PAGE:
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Go with the Flow! Balance Your Hormones with Herbs and Acupuncture

by Maureen M. Conant, L.Ac.

When your hormones are balanced and happy, it is visible on your face, which appears more relaxed and content. However, painful, heavy or irregular periods, PMS, fertility challenges, mood swings, and menopausal hot flashes are just some of the problems that can occur when hormones go haywire. These imbalances can be corrected with a series of acupuncture treatments and/or a personalized herbal formula, and by following some lifestyle guidelines according to Traditional Chinese Medicine (TCM).

For those unfamiliar with how acupuncture works, in general, acupuncture points are locations at the surface of the body, which send messages along channels (called ‘meridians’) that not only run along the skin, but also travel internally to provide nourishment to the muscles, joints, tendons, bones and internal organs. If there is a disruption in the flow of blood and energy along any of these channels, an imbalance occurs, leading to symptoms of illness. Stimulating the points with fine acupuncture needles helps to redirect the flow of blood and energy throughout the body to restore balance and health. In particular to the female hormonal system, acupuncture meridians connect the uterus with the kidneys, the heart and the brain which helps to explain the influence of mental thoughts and emotions on hormonal function and vice versa.

So, what does acupuncture do to your hormones in scientific terms? Current research shows that acupuncture treatment influences the production and circulation of hormones in the body. It also has an effect on endorphins (the ‘feel good’ chemicals in the brain), which are heavily linked to hormones and thus mood changes at different times in our cycle or different phases of our lives, such as pregnancy and menopause. In TCM terms, acupuncture regulates the flow of energy and substances in the body.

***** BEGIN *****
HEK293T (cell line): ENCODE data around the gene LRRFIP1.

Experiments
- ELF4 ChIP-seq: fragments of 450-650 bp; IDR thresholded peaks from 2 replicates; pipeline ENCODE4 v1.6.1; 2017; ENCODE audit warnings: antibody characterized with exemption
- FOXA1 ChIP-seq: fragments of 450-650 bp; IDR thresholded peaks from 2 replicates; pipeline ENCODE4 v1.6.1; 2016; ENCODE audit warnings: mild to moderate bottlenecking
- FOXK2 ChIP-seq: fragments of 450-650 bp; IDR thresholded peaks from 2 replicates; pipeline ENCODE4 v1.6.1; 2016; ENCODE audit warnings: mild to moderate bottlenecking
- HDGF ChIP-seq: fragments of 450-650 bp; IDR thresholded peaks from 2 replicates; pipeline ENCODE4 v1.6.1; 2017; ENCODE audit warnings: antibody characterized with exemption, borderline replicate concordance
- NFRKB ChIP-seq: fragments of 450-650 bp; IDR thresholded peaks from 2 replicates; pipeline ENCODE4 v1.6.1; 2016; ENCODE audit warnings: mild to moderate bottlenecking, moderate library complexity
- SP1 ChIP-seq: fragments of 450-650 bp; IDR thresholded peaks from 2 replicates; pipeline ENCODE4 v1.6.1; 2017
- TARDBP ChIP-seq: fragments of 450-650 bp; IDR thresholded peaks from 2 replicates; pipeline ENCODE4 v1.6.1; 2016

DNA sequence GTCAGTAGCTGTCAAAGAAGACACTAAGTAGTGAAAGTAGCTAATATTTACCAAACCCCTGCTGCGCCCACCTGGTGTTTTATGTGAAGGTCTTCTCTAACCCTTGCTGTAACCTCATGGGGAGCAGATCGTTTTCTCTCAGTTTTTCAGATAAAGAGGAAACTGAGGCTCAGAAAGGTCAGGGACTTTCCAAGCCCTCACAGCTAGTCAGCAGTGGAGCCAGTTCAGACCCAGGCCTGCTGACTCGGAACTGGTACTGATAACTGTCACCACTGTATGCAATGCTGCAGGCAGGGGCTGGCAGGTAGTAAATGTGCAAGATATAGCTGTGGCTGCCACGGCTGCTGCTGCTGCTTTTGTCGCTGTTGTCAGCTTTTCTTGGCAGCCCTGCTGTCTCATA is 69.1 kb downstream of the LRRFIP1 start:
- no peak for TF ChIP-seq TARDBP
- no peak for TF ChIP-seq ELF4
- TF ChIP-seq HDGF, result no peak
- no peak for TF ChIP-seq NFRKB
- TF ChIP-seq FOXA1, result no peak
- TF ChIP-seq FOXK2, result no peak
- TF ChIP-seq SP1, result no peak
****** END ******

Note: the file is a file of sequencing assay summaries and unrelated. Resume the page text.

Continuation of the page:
Herbal medicine is an equally important component of Traditional Chinese Medicine. It is very effective in helping to resolve some hormonal and gynecological complaints. A personalized formula based on your diagnosis will have an elegant combination of anywhere between 2 and 12 herbs. Your formula can be taken as a beverage or in a convenient pill form, depending on your preference and lifestyle. Acupuncture and herbal treatment can be used separately, each being effective in their own way. However, by combining the two often the greatest results are achieved.

Eastern and Western concepts of anatomy and physiology differ. For an example of how a western condition is viewed in Chinese medical terms, let’s look at menopause. Menopausal symptoms arise when there is a lesser amount of yin in relation to yang, its counterpart. The amount of yin we have regulates our body’s cooling mechanism. Yin is similar to the coolant in an air conditioner. Without enough of it, we overheat and experience symptoms such as hot flashes, night sweats, irritability and insomnia. Yang is similar to our body’s internal furnace. A lack of it can result in water retention, weight gain, fatigue, depression or decreased libido. As we age, yin and yang both tend to decline. The ideal balance is like having an efficient control switch that keeps the body’s internal thermostat regulated.